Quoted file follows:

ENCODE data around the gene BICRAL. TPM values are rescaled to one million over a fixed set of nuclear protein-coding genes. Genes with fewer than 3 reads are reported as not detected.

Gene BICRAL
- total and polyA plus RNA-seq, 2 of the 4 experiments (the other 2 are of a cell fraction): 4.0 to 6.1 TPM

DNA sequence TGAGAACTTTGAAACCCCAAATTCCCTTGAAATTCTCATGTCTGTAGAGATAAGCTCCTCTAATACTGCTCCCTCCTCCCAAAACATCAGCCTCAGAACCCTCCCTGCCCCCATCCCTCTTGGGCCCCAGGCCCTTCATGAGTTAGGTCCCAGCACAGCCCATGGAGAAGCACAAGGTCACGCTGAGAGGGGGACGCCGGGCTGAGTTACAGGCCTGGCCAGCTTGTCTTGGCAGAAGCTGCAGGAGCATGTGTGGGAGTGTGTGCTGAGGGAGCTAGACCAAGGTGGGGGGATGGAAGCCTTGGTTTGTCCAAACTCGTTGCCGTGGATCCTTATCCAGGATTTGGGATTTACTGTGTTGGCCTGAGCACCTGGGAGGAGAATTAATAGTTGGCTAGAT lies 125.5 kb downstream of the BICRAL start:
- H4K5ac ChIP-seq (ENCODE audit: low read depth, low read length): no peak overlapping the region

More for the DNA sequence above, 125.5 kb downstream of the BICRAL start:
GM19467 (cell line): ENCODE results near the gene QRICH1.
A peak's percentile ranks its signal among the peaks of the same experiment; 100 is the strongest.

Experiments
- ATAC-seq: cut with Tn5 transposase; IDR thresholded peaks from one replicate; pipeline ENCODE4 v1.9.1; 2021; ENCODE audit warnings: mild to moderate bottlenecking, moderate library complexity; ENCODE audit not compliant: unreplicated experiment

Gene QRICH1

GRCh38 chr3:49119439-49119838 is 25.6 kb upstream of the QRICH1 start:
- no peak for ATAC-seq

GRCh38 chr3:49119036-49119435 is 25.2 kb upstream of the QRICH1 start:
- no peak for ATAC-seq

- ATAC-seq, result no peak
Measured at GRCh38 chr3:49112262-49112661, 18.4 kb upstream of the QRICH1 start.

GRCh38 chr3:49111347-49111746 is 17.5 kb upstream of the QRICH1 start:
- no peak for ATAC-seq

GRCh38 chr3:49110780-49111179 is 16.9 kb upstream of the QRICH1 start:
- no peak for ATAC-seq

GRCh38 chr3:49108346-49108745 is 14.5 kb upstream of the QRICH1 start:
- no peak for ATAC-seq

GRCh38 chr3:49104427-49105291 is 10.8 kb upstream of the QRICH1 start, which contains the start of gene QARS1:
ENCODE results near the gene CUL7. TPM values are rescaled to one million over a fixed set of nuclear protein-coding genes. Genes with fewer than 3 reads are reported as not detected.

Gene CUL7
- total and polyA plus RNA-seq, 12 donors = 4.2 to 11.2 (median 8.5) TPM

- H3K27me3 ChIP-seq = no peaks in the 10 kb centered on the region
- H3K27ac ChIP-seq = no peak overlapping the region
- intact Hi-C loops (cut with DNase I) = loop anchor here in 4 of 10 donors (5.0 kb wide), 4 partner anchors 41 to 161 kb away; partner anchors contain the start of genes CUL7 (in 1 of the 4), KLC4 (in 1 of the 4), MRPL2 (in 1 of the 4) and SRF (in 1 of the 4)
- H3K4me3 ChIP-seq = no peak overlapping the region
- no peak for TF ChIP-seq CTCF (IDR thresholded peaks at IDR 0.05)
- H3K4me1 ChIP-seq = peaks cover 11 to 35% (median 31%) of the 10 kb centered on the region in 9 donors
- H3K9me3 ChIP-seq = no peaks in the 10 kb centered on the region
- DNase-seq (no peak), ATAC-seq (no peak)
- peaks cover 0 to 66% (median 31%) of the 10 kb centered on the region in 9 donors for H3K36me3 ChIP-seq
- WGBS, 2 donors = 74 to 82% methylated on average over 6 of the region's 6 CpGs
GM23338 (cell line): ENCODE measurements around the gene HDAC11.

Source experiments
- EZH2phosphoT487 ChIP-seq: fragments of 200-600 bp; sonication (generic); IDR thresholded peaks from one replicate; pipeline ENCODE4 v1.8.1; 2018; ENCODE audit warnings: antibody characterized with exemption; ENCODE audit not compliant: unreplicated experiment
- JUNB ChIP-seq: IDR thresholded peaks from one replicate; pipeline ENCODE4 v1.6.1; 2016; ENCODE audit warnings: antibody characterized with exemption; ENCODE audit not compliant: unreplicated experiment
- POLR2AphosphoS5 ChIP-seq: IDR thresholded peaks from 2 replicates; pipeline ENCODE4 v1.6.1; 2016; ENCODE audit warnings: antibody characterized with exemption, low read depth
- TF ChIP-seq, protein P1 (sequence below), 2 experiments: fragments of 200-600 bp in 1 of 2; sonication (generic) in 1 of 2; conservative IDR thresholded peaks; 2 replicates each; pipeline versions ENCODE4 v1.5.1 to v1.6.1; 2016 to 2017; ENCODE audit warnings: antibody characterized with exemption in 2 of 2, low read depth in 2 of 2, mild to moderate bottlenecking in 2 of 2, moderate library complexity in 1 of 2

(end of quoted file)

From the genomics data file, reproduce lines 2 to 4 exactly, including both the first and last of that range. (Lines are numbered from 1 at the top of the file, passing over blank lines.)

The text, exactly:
Gene BICRAL
- total and polyA plus RNA-seq, 2 of the 4 experiments (the other 2 are of a cell fraction): 4.0 to 6.1 TPM

DNA sequence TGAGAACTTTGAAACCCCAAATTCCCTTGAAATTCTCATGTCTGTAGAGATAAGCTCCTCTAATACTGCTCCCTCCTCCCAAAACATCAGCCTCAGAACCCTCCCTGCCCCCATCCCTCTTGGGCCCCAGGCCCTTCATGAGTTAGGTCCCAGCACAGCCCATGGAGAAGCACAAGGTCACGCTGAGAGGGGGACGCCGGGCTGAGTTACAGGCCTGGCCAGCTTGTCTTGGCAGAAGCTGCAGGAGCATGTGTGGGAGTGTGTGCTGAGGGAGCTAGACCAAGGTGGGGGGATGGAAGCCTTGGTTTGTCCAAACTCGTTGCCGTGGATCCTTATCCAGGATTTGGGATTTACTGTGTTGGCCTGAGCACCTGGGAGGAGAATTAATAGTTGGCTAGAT lies 125.5 kb downstream of the BICRAL start: